Maria stared past me at my mother. “I’m beginning to think this is your father’s vacation.”

“Sure is, every year. Don’t worry, she’s less caustic in an unfamiliar environment.”

Gloria poked my arm. “Who are you two talking about?”

“We’re just watching the traffic on I 95. Go back to sleep. You didn’t get much last night,” I replied.

“Did you see that couple who boarded ahead of us? The way she hung on him was disgraceful. I bet they aren’t married.”

“I need a nap. Wake me when the flight attendant comes around with coffee.” I closed my eyes.

When I awoke, I saw Maria staring at the movie playing on the screen in the front of our cabin. “You know you could ask for headphones, right? The movie is probably more interesting with sound.” She didn’t respond.

As the flight attendant poured coffee for the three of us, she turned to my mother. “Do you need help for your eye? We have gauze in our first aid kit. If you need to change the… uh, bandage.”

“No. Now. No. I’m fine. Just sugar. Thank you.”

After coffee, I did a crossword puzzle and took another nap. Lunch arrived over Texas. Maria didn’t each much. Once our trays were cleared, I helped Glo redo the eyedrops and readjust her “patch.”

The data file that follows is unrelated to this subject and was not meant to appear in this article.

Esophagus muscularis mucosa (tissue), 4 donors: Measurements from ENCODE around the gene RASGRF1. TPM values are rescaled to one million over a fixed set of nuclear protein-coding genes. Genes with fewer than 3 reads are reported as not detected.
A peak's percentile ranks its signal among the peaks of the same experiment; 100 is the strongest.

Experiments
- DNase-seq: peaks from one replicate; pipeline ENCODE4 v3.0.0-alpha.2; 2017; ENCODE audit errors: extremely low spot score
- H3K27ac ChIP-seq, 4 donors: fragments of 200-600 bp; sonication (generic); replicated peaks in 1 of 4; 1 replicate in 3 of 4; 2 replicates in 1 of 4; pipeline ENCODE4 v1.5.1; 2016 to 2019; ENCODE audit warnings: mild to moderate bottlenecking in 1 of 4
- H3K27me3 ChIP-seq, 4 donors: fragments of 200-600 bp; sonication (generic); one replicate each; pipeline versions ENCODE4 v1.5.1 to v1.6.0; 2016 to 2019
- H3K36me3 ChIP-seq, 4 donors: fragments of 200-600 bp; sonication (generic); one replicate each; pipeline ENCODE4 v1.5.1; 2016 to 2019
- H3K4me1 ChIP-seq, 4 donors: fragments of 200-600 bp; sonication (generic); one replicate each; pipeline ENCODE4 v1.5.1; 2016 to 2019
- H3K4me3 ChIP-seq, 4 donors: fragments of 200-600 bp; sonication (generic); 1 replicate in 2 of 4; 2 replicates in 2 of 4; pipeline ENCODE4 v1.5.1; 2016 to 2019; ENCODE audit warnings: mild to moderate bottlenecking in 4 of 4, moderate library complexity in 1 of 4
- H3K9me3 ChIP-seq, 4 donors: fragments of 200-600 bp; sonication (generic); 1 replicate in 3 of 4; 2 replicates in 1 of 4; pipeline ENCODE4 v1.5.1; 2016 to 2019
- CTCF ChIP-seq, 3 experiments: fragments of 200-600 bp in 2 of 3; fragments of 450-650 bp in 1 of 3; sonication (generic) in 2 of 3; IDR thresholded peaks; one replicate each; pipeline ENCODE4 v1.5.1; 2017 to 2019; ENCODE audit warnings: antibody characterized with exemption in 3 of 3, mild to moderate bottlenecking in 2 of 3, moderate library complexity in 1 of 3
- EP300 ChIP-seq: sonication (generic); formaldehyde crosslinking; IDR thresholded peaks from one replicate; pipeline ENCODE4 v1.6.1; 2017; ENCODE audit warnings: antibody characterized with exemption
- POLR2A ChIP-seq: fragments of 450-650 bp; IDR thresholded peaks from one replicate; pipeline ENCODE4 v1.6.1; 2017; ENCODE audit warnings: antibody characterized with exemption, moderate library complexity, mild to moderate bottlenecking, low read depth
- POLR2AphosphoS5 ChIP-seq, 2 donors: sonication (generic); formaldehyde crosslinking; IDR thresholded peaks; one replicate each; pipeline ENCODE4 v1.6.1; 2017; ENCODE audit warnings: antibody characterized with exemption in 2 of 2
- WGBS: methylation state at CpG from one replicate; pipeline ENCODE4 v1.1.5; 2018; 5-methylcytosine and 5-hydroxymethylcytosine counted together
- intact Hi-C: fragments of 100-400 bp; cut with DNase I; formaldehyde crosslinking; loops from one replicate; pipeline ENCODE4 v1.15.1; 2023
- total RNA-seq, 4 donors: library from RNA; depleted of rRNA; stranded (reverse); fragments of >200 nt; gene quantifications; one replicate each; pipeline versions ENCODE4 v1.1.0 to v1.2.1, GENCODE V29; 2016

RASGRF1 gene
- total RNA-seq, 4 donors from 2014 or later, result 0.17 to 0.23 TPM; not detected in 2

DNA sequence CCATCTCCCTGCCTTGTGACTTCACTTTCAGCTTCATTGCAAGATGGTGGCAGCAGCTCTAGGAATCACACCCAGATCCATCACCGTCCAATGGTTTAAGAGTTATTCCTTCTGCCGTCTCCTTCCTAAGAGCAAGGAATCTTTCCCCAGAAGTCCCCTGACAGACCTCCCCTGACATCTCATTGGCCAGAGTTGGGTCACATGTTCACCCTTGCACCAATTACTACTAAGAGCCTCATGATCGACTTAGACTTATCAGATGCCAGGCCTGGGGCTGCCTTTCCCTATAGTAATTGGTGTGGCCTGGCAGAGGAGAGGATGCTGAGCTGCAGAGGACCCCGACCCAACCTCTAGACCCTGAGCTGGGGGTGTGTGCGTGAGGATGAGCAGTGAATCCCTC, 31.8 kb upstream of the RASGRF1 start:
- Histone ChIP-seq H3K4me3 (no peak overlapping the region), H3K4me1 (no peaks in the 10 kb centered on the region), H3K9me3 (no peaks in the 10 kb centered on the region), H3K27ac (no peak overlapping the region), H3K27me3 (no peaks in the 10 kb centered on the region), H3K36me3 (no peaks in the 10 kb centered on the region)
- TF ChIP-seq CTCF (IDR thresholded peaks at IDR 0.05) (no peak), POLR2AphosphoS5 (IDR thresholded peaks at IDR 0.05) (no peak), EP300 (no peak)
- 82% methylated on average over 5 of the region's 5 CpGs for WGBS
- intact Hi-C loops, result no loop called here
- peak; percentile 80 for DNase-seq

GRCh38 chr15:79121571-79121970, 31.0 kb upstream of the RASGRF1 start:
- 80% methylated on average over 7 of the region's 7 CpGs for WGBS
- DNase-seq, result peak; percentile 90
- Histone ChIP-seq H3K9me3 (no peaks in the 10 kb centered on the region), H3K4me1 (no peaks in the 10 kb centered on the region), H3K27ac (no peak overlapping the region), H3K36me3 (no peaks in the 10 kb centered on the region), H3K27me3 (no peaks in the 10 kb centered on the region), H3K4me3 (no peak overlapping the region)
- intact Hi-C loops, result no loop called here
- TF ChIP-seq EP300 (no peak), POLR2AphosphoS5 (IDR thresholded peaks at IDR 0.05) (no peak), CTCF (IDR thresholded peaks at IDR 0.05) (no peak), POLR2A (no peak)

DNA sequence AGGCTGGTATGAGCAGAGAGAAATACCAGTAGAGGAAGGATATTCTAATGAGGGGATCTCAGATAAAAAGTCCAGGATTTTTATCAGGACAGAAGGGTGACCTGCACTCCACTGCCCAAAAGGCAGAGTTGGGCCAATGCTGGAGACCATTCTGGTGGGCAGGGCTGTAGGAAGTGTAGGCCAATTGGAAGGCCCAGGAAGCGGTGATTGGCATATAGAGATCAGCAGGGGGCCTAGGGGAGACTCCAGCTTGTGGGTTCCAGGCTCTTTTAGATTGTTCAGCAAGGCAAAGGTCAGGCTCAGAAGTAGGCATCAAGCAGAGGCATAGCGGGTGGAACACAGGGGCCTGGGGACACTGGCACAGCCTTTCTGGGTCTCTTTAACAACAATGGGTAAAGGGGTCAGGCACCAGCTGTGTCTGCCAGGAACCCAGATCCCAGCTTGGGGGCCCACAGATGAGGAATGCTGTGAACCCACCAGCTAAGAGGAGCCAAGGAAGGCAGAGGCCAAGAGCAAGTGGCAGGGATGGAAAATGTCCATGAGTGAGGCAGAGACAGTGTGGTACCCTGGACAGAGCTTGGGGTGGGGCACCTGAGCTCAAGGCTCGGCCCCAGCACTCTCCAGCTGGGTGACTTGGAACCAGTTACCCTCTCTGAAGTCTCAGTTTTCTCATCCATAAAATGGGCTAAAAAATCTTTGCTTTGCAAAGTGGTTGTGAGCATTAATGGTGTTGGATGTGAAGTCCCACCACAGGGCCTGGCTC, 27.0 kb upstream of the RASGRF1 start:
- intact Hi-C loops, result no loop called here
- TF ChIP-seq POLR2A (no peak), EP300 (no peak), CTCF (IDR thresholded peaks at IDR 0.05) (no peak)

“This is your captain. We’re approaching Mexico City with several planes ahead of us. I’ll put the seat belt sign on when it’s our turn to land.”

“Coffee in, coffee out,” I said as I unbuckled my seatbelt and slid past my mother. “Doesn’t look like there’s much of a line for the toilet, yet. I’ll be right back. Try to behave while I’m gone.” She smirked.

While washing my hands, the captain made another announcement. “Please return to your seats immediately and fasten your seatbelts. We have a medical emergency onboard. We’ve been taken out of the holding pattern and have been given the green light to land now.”

I slid the latch from “occupied” to “available” and headed back toward my seat. The emergency was, of course, on our side of the plane. A few rows from the bathroom, a flight attendant pushed past with a small oxygen tank and mask in her hand. At least it wasn’t an eye cup. My mother didn’t need any more attention than her medical “accessory” already gave her. Arriving at the emergency, the attendant slipped into a row of seats and when she did, I could see my mother standing in the aisle, facing me.

“Get back here, now,” she shouted as she shook her finger toward the floor.